A few times each year, a movie comes along that makes the viewer just want to shake his or her head in disbelief at the ineptitude that has found its way to the screen. To be a fly on the Styrofoam boulders used during the shooting of "Dragonball: Evolution" must have been quite the juicy entertainment. After all, it would be impossible to go through filming and not question the quality of the script, sets, acting, cinematography and directing. Right? James Wong, helmer of 2000's eerie, stylish "Final Destination
" and 2006's "Final Destination 3
," would be wise to continue on with that horror series for as long as he's a working filmmaker, because his two segues from the genre2001's putrid "The One
" and now thishave been so lacking in discernible talent that it is as if Uwe Boll made them and simply chose "James Wong" as his professional pseudonym.
Based on the Japanese manga by Akira Toriyama, "Dragonball: Evolution" is convoluted, but easy to follow most of the time. That doesn't mean that any of it makes sense, though. For two thousand years, ancient alien warlord Lord Piccolo (James Marsters) has been mystically imprisoned, his plans to destroy the earth thwarted by the magic spell he has been under. When Piccolo escapes, he sets out with henchwoman Mai (Eriko) to track down seven orbs known as dragonballs and, at the arrival of the impending solar eclipse, use them for evil. When his beloved grandfather (Randall Duk Kim) is murdered during Piccolo's search for one of the balls, 18-year-old Goku (Justin Chatwin), himself trained in martial arts and telekinesis, sets out with an escalating number of sidekicksMaster Roshi (Chow Yun-Fat), Chi Chi (Jamie Chung), Bulma (Emmy Rossum), and Yamcha (Yoon Park)to find them first. United as one, the seven dragonballs have the power to grant one wishjust enough to save humankind as we know it.
"Dragonball: Evolution" is amazing in its badness, an action-fantasy hodgepodge of cringe-inducing writing (credited to Ben Ramsey), flat and dreary camerawork, stick-drawn characters, laughable sets that look about as realistic as the ones used in Ed Wood's "Plan 9 from Outer Space," cheaper-than-cheap greenscreen work, and CGI so undistinguished and amateurish that it wouldn't have passed muster in 1989. The narrative jumps from one digitally uglified location to the next without any sense of space, scope or travel. Romantic subplots, particularly the one between Bulma and Yamcha, seem awkwardly forced into the proceedings without any bother for reason or substance. Action set-pieces, like some business with a river of flowing lava, are senseless, and fight choreography, pitting man against man and man against beast, is edited with the cohesion of a blindfolded child cutting his or her own hair. There is no creativity in what director James Wong has rustled up, nor is there any energy or ambition. The budget, whatever it might have been, seems roughly as low as that of a 1970s "Land of the Lost" episode.
Justin Chatwin, he of 2005's "War of the Worlds
" and 2007's "The Invisible
," and Emmy Rossum, she of 2004's "The Phantom of the Opera
" and 2006's "Poseidon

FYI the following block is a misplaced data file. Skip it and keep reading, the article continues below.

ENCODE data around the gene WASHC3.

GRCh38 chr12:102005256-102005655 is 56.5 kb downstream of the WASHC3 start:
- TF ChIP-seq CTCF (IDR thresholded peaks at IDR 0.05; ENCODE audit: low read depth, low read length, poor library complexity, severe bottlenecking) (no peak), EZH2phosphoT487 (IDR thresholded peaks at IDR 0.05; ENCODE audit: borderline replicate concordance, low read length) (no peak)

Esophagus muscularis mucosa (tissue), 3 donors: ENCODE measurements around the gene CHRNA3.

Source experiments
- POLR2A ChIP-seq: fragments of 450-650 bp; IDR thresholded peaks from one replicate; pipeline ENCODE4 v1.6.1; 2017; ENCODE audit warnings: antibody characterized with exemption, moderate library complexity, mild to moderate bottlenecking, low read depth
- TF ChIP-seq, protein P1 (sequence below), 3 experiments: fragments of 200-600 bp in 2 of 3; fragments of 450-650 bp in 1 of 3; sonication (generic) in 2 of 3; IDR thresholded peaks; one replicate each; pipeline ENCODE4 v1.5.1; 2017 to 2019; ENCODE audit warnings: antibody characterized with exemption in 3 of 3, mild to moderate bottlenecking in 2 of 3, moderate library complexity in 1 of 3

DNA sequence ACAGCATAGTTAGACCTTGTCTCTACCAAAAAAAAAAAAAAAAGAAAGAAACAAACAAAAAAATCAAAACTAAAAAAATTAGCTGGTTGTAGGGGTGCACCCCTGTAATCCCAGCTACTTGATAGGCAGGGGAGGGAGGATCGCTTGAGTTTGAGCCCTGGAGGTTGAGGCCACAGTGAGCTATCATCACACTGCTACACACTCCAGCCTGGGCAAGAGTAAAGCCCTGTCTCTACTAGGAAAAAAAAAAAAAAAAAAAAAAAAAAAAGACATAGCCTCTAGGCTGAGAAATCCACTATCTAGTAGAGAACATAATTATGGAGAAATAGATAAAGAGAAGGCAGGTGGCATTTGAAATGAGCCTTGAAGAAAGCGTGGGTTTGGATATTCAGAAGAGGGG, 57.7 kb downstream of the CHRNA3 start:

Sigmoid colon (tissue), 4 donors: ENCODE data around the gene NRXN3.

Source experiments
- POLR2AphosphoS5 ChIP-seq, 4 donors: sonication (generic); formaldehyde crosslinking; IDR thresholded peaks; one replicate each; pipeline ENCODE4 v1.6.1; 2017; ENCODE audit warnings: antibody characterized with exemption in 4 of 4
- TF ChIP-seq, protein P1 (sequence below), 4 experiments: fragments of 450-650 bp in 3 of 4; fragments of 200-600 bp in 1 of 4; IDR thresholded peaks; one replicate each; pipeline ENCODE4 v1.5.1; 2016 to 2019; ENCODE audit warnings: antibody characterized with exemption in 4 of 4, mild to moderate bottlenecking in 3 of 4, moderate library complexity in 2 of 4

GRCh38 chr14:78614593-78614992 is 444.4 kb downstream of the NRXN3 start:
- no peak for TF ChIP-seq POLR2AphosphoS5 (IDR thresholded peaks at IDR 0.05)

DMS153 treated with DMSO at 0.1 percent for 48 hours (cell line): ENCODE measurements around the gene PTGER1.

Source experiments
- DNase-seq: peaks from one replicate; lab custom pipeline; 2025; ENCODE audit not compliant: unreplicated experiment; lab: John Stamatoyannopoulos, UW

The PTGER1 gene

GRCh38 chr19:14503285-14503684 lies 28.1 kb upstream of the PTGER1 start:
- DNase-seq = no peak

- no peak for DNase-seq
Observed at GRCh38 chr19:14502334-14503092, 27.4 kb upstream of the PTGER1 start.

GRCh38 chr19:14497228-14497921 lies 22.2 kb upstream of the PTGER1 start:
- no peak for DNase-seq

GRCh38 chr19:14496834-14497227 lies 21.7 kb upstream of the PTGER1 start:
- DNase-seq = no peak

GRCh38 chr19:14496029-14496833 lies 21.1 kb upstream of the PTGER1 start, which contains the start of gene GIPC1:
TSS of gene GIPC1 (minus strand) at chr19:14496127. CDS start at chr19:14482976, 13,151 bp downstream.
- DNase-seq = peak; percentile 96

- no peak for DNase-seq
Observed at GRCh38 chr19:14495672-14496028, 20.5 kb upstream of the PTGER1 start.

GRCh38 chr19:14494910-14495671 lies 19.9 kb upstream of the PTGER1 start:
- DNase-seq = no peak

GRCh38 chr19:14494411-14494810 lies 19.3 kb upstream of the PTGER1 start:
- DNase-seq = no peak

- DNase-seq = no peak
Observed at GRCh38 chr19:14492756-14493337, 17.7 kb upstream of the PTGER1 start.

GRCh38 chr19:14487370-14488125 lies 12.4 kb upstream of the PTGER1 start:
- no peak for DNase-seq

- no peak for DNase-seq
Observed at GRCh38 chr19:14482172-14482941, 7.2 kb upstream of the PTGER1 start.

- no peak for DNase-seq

," are bright, attractive, promising young actors. At this stage, they probably could have their pick of any number of roles. To have agreed to lend their services to subpar nonsense like "Dragonball: Evolution" suggests they not only sold their souls to the devil, but their brains, too. As Goku, Chatwin gets the lead role and at least a motive behind his actions (he wants vengeance for his grandpa's death). What he doesn't get is good dialogue or direction, consequently embarrassing himself with unconvincing line deliveries and vein-popping facial expressions of seeming constipation.
As for Rossum, her character of Bulma is strictly emptiness personified, lacking the fundamental traits and personality of someone the viewer might want to start and get to know. Instead, Bulma goes through the paces of matter-of-fact tech speak and foggy intentions; does she want the dragonballs to genuinely help in stopping the end of the world, or is she just interested in getting power and fame out of her intended wish? Who knows, and who cares? In other central parts (all of them useless), Jamie Chung (2007's "I Now Pronounce You Chuck & Larry
") is cute and little else as Goku's classmate crush Chi Chi; James Marsters (2007's "P.S. I Love You
") is overshadowed by poor alien prosthetics that turn him into an inebriated jester rather than a threatening heavy as the villainous Lord Piccolo; and Chow Yun-Fat (2007's "Pirates of the Caribbean: At World's End
") jumps around with alternating pep and despair whilst wearing a shirt that looks like a tacky Hawaiian tablecloth as Master Roshi.
The very early scenes between Goku and his grandfather, and those depicting what an outcast he is at school, are passable, and the only reason "Dragonball: Evolution" has been saved from the lowest possible rating. From that point on, the film goes down, down, down, finishing with a climax where fake rocks fall and bounce around the confused actors while the camera shakes this way and that. The movie, besides being a technical disaster, is an emotional glacier that makes one feel nothing but bad for those on both sides of the camera. Surely, this abysmal finished product was not what anyone had in mind when the project was initially tackled. What went wrong on its way to reshoots, and then to a distaff, poorly marketed theatrical release? Apparently, just about everything.